- It is one thing to piece together a basic meal using food models and a MyPlate diagram, but it can often be difficult to recognize the food groups within a combination meal, and on top of that recognize the serving sizes. A full plate of pasta with three pieces of shrimp and a few slices of mushrooms can look very different when broken down. There are a few ways to go about this activity.
- First option, have a combination meal such as lasagna with a green salad and bread by using food models, photos or paper cut outs etc., then have individuals use their worksheet to break down which food groups the ingredients belong in. For this example people will notice there are no fruits, very little vegetables and two types of grains, multiple servings of grains.
- The second option is to have individuals use the worksheet to write down common combination meals they eat and then break down the ingredients into their food groups. Use this printable to do this activity!
- A great way to engage with kids is to introduce them to new foods. Fruits and vegetables are a great place to start with so many different colors, tastes and texture, but you can also include other food groups, such as different types of grains, dairy products, and legumes. Set up a display of new foods and give some information about what benefits they have. You can take it a step further and provide samples for kids to try while you talk about the benefits of the foods.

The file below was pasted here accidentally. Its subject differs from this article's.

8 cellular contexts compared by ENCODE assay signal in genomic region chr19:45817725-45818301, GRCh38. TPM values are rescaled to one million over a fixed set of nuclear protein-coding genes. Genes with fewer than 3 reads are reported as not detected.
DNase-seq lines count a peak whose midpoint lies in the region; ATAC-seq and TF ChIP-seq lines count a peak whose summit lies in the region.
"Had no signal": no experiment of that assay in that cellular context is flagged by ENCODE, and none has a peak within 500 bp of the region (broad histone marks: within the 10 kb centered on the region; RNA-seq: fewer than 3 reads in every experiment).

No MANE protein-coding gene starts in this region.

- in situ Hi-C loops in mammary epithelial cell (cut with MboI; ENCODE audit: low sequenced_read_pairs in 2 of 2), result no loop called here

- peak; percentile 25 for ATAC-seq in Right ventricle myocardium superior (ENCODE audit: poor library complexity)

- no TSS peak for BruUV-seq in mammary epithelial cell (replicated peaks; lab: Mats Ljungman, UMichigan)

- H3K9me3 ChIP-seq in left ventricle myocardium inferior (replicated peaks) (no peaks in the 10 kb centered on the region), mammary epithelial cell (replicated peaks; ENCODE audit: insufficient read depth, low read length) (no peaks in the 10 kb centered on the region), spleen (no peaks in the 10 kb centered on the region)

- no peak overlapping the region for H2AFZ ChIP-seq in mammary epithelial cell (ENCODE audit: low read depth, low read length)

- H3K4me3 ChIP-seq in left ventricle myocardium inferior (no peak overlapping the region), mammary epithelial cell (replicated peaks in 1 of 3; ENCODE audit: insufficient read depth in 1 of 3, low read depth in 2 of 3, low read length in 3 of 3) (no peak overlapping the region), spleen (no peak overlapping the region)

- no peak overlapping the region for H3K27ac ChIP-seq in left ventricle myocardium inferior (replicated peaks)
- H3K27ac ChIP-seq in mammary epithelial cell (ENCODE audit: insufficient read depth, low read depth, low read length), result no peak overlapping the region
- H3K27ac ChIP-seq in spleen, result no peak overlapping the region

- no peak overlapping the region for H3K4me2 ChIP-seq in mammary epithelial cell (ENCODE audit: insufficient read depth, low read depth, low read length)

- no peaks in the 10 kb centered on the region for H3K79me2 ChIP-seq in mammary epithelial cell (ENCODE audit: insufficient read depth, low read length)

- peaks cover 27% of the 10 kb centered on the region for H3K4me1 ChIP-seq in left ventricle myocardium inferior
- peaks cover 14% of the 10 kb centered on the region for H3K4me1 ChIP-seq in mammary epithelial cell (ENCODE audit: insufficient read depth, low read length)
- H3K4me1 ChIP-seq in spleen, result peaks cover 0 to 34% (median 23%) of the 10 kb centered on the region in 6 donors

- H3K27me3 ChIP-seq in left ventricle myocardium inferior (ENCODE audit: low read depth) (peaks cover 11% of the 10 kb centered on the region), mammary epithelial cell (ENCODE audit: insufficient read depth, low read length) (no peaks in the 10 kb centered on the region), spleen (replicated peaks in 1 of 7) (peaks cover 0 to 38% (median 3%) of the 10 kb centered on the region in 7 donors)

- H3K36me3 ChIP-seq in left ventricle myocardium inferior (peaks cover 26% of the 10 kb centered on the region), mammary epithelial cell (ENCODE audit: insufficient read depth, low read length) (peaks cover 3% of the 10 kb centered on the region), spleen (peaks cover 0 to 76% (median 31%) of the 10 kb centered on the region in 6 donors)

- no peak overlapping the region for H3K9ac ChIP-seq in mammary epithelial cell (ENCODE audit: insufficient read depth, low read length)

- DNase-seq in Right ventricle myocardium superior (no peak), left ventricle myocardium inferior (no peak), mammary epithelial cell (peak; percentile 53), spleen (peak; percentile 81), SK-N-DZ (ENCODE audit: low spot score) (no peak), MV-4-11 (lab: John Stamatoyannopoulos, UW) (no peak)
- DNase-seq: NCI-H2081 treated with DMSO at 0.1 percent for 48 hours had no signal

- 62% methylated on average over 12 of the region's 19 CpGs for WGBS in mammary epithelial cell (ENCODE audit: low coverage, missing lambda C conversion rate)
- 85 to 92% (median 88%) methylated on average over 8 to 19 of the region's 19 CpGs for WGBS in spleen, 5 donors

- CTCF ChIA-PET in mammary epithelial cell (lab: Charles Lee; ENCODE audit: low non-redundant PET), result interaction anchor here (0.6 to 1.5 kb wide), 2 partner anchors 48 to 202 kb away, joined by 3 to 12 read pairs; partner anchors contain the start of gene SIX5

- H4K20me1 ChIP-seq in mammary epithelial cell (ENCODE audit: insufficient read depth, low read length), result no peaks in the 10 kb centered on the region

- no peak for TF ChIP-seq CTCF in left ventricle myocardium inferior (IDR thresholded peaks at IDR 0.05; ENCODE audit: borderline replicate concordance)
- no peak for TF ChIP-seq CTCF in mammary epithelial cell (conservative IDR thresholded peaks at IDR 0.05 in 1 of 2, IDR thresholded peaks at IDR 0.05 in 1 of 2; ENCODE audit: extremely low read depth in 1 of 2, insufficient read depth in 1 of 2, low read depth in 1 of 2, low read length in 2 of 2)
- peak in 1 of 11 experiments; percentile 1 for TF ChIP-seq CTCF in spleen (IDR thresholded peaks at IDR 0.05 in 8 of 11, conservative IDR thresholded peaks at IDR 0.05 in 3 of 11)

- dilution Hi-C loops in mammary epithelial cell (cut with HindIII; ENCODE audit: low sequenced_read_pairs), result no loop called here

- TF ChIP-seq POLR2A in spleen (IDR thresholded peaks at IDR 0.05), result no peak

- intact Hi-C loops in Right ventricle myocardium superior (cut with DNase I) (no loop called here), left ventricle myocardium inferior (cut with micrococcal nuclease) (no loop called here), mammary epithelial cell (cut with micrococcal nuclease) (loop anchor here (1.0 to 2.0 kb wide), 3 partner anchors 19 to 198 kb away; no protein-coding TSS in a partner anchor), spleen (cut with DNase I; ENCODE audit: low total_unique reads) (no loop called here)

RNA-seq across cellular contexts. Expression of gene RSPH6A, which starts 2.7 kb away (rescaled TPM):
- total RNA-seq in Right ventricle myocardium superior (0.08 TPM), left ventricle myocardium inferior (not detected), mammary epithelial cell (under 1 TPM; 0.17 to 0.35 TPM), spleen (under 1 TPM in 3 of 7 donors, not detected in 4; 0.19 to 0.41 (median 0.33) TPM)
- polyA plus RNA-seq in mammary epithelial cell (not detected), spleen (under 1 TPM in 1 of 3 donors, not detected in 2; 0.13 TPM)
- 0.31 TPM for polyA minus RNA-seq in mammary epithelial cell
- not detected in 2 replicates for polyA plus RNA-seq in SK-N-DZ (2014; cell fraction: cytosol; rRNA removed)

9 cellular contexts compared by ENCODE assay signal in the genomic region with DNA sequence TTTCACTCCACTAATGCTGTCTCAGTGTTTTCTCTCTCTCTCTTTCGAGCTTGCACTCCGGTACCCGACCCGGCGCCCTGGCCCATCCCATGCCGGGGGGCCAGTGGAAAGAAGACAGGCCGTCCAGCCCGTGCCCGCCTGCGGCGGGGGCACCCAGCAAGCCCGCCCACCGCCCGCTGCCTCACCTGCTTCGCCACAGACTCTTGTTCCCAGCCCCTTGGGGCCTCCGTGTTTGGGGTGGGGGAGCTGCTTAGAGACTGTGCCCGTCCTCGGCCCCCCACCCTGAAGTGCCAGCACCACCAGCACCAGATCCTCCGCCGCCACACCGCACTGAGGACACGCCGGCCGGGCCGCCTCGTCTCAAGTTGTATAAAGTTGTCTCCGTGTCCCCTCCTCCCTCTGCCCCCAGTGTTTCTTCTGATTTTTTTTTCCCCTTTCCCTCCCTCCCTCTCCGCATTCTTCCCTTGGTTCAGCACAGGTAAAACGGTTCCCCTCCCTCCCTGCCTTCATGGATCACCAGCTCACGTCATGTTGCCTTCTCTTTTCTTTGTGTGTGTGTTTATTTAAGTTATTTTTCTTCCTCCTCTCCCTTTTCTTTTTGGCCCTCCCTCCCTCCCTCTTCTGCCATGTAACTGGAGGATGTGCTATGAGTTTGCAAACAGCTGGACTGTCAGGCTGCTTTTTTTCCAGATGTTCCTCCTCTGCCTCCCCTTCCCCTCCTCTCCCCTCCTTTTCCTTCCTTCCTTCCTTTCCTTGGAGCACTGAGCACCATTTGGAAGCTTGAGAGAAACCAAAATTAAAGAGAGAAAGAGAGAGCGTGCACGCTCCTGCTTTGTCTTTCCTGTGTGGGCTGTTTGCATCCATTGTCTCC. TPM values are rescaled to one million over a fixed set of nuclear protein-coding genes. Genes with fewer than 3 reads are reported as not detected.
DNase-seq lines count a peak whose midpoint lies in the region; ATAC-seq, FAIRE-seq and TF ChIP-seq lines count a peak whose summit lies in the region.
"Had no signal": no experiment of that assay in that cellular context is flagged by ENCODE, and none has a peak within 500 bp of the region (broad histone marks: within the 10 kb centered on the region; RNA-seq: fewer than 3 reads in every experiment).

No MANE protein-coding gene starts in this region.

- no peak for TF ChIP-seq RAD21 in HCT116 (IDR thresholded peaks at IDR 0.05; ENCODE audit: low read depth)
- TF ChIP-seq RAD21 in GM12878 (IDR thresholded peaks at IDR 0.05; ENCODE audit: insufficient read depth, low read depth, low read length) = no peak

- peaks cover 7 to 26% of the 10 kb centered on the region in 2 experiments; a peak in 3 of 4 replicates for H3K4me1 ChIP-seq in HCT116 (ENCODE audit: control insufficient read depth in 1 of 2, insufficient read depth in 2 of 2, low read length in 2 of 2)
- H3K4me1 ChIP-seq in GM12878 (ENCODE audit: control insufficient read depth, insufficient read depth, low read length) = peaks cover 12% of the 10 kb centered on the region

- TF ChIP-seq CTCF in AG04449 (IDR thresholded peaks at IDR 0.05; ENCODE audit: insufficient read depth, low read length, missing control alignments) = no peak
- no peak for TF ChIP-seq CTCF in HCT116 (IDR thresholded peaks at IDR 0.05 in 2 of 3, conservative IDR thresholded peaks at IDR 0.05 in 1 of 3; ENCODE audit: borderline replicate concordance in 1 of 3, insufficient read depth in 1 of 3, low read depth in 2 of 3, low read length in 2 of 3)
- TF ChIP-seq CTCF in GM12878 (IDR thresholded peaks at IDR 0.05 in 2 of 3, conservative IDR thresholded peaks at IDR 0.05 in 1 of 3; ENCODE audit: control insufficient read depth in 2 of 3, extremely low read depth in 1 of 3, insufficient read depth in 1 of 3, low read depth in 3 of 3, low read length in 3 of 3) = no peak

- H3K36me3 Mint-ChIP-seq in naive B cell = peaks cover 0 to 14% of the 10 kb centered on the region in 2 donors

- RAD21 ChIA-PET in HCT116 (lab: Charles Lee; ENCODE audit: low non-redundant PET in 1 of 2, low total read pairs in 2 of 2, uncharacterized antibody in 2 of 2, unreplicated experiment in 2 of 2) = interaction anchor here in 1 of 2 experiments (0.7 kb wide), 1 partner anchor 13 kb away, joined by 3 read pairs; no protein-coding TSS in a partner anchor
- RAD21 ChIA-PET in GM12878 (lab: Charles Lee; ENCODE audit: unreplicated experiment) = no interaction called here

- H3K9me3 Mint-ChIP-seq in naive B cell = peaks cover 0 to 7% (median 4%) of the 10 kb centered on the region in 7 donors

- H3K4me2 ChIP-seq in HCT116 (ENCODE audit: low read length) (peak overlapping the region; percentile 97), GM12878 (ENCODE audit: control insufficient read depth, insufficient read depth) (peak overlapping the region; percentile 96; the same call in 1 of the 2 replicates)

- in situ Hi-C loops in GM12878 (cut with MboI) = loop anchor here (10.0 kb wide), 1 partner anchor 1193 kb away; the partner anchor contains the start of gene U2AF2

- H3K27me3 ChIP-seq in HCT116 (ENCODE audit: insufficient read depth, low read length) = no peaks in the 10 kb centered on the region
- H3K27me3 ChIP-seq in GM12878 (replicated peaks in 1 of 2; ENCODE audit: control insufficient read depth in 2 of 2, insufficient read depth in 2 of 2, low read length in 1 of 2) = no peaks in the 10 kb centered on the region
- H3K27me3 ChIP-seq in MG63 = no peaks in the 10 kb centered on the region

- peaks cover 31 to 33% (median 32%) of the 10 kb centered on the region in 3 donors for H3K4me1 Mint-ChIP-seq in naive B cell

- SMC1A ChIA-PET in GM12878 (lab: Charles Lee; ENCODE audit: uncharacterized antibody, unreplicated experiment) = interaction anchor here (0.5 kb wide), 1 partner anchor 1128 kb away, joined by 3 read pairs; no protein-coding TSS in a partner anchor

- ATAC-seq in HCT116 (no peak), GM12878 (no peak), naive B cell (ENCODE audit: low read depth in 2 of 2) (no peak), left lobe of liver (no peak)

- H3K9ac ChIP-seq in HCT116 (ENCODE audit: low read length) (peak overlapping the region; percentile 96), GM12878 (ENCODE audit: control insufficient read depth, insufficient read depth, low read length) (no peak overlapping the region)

- Sample ideas: Purple carrots, fennel, beets, dragon fruit, persimmon, goji berry, cooked millet or barley, crackers made of different grains, kefir, ricotta or another type of cheese, green or red lentils, or roasted garbanzo beans.
- This one also includes reviewing food labels. For a field trip, take a trip to the grocery store and review different items, and have individuals try and find products they’ve never eaten before and talk about how they can be used, such as different types of breads, or meats. It is a great way to compare products. You can compare types of pasta by reviewing nutrition labels. Some are whole wheat, others have added fiber and some are made of other grains. If you aren’t able to go to the grocery store you can set up a mock store, or section of the store. Have a display of cereal boxes, breads or yogurts and let people practice reviewing labels and finding the important parts of the packaging.
- In a more advanced activity, have individuals either use a favorite recipe, find one online or in a recipe book and have them use the worksheet to decide how they can modify or add to the meal to make it fit the MyPlate recommendations. Maybe it’s adding zucchini and bell pepper to chili, or adding a side of steamed vegetables to baked chicken. This activity is a great way to help individuals build confidence in their ability to apply MyPlate principles to their diet and they’ll leave with one meal they have modified to their likes and MyPlate recommendations.
All these activities are flexible and can be altered to meet the specific needs for your lesson.
I would love to hear how these activities go and what changes you make.